The social developmental processes by which child maltreatment increases risk for marijuana use are understudied. This study examined hypothesized parent and peer pathways linking preschool abuse and sexual abuse with adolescent and adult marijuana use.
Analyses used data from the Lehigh Longitudinal Study. Measures included child abuse (physical abuse, emotional abuse, domestic violence, and neglect) in preschool, sexual abuse up to age 18, adolescent (average age=18years) parental attachment and peer marijuana approval/use, as well as adolescent and adult (average age=36years) marijuana use.
Confirming elevated risk due to child maltreatment, path analysis showed that sexual abuse was positively related to adolescent marijuana use, whereas preschool abuse was positively related to adult marijuana use. In support of mediation, it was found that both forms of maltreatment were negatively related to parental attachment, which was negatively related, in turn, to having peers who use and approve of marijuana use. Peer marijuana approval/use was a strong positive predictor of adolescent marijuana use, which was a strong positive predictor, in turn, of adult marijuana use.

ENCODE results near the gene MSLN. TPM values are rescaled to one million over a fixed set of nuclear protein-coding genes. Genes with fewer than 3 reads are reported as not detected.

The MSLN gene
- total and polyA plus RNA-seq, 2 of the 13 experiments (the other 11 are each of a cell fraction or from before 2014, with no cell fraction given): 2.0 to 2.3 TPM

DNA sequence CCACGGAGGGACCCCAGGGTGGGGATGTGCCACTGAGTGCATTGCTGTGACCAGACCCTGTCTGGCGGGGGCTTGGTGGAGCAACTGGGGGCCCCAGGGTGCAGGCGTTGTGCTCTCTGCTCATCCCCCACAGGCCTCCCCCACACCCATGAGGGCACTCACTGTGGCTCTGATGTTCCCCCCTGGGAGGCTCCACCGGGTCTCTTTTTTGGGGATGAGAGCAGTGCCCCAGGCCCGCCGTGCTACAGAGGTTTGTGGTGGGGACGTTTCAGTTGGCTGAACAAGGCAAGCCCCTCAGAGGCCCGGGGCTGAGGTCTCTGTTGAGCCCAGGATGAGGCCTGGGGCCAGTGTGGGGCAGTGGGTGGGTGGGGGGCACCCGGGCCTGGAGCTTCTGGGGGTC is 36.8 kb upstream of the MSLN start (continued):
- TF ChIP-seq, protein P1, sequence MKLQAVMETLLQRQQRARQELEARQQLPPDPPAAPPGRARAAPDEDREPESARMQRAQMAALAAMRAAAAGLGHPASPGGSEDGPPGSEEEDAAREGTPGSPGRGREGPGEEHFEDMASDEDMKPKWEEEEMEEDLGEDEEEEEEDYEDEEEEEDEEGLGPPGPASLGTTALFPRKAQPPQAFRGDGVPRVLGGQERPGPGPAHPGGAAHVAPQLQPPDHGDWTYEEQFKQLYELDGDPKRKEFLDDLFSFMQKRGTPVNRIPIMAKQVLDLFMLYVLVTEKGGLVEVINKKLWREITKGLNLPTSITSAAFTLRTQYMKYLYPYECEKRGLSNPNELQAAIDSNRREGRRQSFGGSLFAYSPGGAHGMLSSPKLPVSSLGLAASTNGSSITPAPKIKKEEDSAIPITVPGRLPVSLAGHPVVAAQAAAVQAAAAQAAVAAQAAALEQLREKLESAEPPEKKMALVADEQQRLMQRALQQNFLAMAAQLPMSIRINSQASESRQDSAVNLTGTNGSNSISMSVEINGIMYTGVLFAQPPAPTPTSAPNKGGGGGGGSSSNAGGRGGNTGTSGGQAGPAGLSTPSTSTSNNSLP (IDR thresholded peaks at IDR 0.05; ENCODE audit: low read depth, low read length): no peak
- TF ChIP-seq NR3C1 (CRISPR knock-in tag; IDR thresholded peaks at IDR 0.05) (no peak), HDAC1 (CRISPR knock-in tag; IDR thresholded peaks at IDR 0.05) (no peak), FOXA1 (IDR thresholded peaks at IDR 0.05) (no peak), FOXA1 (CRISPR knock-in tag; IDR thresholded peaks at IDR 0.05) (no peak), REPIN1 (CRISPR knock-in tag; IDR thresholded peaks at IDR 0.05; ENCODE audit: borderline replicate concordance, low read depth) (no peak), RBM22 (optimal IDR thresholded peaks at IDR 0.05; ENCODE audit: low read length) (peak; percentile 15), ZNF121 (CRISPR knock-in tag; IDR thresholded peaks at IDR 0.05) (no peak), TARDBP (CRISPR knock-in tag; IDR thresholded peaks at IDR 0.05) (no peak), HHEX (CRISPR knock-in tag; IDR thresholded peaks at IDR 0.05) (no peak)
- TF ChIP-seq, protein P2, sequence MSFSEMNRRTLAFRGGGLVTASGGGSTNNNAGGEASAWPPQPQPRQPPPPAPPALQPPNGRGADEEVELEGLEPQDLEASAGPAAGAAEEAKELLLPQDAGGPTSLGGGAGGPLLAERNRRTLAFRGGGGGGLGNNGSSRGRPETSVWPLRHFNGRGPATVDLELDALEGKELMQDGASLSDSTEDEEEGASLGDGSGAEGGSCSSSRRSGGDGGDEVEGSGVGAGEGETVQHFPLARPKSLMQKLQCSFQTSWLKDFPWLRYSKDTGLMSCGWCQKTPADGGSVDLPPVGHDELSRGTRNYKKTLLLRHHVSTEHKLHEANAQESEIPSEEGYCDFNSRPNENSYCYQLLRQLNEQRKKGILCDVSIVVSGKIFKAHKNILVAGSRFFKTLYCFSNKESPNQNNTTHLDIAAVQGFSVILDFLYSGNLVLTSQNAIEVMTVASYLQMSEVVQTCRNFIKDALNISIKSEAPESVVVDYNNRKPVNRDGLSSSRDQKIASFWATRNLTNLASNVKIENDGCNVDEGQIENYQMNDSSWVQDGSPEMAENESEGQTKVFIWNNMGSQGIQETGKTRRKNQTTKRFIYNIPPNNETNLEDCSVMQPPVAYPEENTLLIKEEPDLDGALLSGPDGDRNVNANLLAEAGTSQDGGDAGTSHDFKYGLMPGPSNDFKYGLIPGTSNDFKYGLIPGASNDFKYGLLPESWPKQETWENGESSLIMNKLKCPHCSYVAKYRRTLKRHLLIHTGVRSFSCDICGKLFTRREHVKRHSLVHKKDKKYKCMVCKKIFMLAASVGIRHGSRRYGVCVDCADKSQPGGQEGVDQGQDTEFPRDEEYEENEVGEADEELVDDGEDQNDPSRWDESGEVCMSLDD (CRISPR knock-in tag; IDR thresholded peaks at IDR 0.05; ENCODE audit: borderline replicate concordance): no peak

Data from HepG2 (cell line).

Results support social developmental theories that hypothesize a sequence of events leading from child maltreatment experiences to lower levels of parental attachment and, in turn, higher levels of involvement with pro-marijuana peers and, ultimately, to both adolescent and adult marijuana use. This sequence of events suggests developmentally-timed intervention activities designed to prevent maltreatment as well as the initiation and progression of marijuana use among vulnerable individuals.
Source: Addict Behav. 2016 Nov 17;66:70-75. doi: 10.1016/j.addbeh.2016.11.013.